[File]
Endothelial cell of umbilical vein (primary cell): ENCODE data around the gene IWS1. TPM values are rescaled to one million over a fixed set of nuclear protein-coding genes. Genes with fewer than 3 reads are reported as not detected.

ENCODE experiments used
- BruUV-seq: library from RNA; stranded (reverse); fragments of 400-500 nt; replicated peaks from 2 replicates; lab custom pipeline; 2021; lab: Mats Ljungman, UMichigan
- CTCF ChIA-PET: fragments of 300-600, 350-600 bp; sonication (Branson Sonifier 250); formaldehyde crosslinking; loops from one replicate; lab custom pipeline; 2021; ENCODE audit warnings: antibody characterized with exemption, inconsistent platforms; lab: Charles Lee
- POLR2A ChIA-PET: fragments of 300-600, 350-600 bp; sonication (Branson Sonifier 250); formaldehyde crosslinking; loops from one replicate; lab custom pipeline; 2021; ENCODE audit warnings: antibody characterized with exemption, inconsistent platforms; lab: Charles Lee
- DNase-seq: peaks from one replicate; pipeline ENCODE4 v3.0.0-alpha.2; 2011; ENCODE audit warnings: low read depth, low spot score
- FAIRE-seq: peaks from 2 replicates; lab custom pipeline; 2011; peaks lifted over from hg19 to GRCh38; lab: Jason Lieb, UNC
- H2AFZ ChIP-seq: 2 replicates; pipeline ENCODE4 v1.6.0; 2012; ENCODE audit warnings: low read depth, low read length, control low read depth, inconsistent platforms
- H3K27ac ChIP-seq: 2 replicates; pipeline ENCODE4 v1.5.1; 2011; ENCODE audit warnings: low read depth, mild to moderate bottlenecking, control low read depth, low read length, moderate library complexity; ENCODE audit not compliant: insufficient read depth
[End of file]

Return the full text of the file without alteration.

Endothelial cell of umbilical vein (primary cell): ENCODE data around the gene IWS1. TPM values are rescaled to one million over a fixed set of nuclear protein-coding genes. Genes with fewer than 3 reads are reported as not detected.

ENCODE experiments used
- BruUV-seq: library from RNA; stranded (reverse); fragments of 400-500 nt; replicated peaks from 2 replicates; lab custom pipeline; 2021; lab: Mats Ljungman, UMichigan
- CTCF ChIA-PET: fragments of 300-600, 350-600 bp; sonication (Branson Sonifier 250); formaldehyde crosslinking; loops from one replicate; lab custom pipeline; 2021; ENCODE audit warnings: antibody characterized with exemption, inconsistent platforms; lab: Charles Lee
- POLR2A ChIA-PET: fragments of 300-600, 350-600 bp; sonication (Branson Sonifier 250); formaldehyde crosslinking; loops from one replicate; lab custom pipeline; 2021; ENCODE audit warnings: antibody characterized with exemption, inconsistent platforms; lab: Charles Lee
- DNase-seq: peaks from one replicate; pipeline ENCODE4 v3.0.0-alpha.2; 2011; ENCODE audit warnings: low read depth, low spot score
- FAIRE-seq: peaks from 2 replicates; lab custom pipeline; 2011; peaks lifted over from hg19 to GRCh38; lab: Jason Lieb, UNC
- H2AFZ ChIP-seq: 2 replicates; pipeline ENCODE4 v1.6.0; 2012; ENCODE audit warnings: low read depth, low read length, control low read depth, inconsistent platforms
- H3K27ac ChIP-seq: 2 replicates; pipeline ENCODE4 v1.5.1; 2011; ENCODE audit warnings: low read depth, mild to moderate bottlenecking, control low read depth, low read length, moderate library complexity; ENCODE audit not compliant: insufficient read depth